"trigger": "disk_percentage >= 0.98",

Run Triage again. The error should disappear, replaced by a warning that your inspect.json file does in fact indicate a full disk.

Warning: 'disk_full' in 'rules' detected 'Disk is 98% full': 'disk98' was true

Use multiple configuration files

You can add any number of Triage configuration files, and even use variables defined in one file in another file. This has lots of applications:

  • One file for disk-related variables and actions, and another for network-related variables and actions.
  • A file to define product-specific numbers.
  • Separate files for particular engineers or teams.

Add a file "product.triage" containing the following:

    eval: {
        max_widgets: "4",

Note the following:

  • Empty sections may be omitted from .triage files. This file contains no select, act, or test entries.
  • Although numeric values in JSON are not quoted, this is an expression string so it does need to be quoted.

Add the following entries to the rules.triage file:

select: {
    actual_widgets: "widget_maker.cmx:root:total_widgets",

That will extract how many widgets were active in the device.

eval: {
    too_many_widgets: "actual_widgets > product::max_widgets",

That compares the actual widgets with the theoretical maximum for the product.

Finally, add an action:

act: {
    widget_overflow: {
        trigger: "too_many_widgets",
        print: "Too many widgets!",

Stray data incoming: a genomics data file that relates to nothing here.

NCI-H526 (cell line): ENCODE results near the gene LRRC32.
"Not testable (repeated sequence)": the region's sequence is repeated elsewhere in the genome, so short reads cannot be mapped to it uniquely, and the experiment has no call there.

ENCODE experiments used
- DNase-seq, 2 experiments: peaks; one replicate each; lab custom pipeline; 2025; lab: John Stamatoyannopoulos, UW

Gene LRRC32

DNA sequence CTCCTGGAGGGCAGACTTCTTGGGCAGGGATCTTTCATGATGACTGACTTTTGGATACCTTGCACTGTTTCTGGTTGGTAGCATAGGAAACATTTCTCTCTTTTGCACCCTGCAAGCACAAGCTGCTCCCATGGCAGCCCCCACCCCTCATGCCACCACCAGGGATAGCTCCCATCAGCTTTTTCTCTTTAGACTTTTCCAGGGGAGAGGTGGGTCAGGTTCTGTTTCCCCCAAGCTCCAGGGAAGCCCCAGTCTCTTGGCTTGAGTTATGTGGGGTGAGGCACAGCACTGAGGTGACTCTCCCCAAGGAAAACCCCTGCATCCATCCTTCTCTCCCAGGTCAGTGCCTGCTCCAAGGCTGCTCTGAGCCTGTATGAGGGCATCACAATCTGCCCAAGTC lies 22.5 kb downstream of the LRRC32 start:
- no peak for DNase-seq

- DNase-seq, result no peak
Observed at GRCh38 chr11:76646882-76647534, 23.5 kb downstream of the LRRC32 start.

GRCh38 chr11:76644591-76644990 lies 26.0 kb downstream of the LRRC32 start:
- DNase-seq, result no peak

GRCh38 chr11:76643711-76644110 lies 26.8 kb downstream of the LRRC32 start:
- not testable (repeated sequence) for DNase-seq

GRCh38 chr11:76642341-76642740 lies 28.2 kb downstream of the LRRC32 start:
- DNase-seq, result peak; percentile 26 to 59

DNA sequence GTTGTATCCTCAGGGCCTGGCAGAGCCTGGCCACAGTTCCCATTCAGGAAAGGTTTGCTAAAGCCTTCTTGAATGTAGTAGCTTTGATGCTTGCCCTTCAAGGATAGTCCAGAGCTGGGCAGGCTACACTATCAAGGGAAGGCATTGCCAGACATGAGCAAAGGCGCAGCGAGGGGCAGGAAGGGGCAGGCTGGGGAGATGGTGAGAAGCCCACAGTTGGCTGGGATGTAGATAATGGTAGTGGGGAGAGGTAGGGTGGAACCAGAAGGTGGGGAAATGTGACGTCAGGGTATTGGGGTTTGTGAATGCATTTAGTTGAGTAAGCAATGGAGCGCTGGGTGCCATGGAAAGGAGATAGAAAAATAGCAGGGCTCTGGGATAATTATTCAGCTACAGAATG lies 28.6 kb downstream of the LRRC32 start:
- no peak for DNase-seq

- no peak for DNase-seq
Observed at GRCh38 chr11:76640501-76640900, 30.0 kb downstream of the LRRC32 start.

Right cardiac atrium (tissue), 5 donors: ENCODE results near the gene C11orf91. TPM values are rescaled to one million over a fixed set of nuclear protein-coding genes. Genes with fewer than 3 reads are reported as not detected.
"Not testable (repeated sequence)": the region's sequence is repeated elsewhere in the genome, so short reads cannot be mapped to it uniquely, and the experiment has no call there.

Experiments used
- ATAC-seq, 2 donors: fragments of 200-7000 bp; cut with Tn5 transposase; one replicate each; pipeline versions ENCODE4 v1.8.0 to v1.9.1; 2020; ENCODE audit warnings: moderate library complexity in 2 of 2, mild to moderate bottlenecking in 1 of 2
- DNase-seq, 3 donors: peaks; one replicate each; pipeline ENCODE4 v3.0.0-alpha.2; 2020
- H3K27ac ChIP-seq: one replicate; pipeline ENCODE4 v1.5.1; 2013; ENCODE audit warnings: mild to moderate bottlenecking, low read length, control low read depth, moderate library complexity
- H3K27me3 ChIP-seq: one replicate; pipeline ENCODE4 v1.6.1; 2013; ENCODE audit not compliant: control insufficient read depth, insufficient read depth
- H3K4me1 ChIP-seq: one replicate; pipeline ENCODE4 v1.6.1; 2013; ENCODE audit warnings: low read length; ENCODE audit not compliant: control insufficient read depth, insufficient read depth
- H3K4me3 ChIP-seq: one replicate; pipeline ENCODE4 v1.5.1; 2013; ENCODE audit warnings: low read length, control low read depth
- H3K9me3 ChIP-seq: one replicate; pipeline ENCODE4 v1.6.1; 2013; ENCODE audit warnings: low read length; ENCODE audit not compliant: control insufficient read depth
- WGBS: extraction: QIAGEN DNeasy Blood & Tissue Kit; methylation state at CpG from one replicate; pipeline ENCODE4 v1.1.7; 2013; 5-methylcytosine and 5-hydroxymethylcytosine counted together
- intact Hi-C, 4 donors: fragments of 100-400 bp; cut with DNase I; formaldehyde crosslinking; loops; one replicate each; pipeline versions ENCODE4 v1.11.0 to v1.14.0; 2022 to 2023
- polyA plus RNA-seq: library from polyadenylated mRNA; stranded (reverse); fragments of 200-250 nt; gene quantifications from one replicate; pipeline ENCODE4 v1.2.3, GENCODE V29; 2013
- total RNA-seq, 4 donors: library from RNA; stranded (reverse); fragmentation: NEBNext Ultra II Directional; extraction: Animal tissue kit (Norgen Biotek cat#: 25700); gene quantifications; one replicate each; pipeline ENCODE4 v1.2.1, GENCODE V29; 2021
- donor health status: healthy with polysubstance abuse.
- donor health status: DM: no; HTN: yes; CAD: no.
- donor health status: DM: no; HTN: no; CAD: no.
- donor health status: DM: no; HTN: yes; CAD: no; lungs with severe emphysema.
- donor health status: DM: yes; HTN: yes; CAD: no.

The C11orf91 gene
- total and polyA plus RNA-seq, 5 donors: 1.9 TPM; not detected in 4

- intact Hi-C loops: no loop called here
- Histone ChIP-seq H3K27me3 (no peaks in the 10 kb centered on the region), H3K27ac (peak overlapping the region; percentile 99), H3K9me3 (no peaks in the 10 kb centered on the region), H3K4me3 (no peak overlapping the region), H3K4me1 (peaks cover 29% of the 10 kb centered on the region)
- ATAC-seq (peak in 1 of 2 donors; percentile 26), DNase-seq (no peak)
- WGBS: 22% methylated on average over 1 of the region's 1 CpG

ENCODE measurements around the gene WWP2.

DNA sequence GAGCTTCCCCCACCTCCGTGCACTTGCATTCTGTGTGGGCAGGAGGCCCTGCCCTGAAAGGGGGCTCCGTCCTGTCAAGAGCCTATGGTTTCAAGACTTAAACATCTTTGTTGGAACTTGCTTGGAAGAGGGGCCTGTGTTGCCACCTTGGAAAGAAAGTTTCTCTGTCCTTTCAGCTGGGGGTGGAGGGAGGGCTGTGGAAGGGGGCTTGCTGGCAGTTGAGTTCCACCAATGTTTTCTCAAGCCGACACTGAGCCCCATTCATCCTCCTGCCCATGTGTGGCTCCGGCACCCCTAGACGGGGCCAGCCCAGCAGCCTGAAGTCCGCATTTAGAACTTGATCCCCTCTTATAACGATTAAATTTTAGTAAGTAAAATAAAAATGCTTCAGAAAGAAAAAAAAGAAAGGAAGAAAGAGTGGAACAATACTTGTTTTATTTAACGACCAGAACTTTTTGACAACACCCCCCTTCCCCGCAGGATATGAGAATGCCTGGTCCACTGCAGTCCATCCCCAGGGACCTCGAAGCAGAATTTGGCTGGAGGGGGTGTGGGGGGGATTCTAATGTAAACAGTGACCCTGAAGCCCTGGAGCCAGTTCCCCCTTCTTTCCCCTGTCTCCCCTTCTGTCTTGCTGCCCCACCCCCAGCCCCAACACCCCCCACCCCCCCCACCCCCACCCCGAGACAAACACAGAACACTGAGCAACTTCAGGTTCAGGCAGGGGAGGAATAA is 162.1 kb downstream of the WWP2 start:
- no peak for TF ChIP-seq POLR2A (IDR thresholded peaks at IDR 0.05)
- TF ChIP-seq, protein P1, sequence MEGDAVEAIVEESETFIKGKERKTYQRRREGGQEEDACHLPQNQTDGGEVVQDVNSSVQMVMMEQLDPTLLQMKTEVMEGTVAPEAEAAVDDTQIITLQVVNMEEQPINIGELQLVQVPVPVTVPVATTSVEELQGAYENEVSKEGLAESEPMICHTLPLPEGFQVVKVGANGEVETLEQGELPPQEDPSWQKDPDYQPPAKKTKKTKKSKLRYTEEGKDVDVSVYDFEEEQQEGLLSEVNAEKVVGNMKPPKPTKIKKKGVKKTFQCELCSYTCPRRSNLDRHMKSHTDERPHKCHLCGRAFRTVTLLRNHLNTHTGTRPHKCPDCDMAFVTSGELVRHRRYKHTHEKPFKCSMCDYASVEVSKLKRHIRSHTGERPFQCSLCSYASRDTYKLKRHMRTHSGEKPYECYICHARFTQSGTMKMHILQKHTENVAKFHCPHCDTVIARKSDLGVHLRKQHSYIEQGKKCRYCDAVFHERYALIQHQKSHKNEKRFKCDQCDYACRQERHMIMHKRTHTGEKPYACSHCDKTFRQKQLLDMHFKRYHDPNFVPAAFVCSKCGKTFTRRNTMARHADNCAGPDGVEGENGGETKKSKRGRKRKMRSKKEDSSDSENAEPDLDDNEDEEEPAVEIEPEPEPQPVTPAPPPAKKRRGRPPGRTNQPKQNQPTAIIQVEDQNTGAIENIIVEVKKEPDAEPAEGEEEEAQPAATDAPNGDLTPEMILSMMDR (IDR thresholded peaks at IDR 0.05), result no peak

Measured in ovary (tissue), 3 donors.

Unfortunately, this device tried to use 6 widgets, so this warning should trigger when "fx triage" is run.

In a production environment, several "product.triage" files could be maintained in different directories, and Triage could be directed to use any of them with the "--config" command line argument. (Future versions of Triage may be able to select the correct product file automatically.)



Names (of selectors, expressions, actions, and tests, as well as the basenames of config files) can be any letter or underscore, followed by any number of letters, numbers, or underscores.

Names beginning with underscores may have special meaning in future versions of Triage. They're not forbidden, but it's best to avoid them.

The name of each .triage file establishes its namespace. Loading two .triage files with the same name from different directories is not allowed.

Math expressions

  • Variables can be 64-bit float, signed 64-bit int, or Boolean.
  • Arithmetic expressions use + - * / // operators, with ordinary order and precedence of operations.
  • The division operator / produces a float value.
  • The division operator // produces an int value, truncating the result toward 0, even with float arguments. (Note this is different from Python 3 where // truncates downward.)
  • + - * preserve the type of their operands (mixed promotes to float).
  • Comparison operators are > >= < <= == !=
  • Comparisons have Boolean result type and can be used to trigger actions.
  • You can combine computations and comparisons in a single eval rule.
  • You can use parentheses.
  • You can use the key names of eval and select entries as variables.
  • Spaces are optional everywhere, and allowed everywhere except inside filename::variable namespaced variables.

Predefined functions

Triage provides predefined functions for use in eval expressions:

  • Max(value1, value2, value3...) returns the largest value, with type promotion to float.
  • Min(value1, value2, value3...) returns the smallest value, with type promotion to float.
  • And(value1, value2, value3...) takes Boolean arguments and returns the logical AND of the values.
  • Or(value1, value2, value3...) takes Boolean arguments and returns the logical OR of the values.
  • Not(value) takes one Boolean argument and returns the logical NOT of it.

Further Reading

See fx triage for the latest features and options - Triage will keep improving!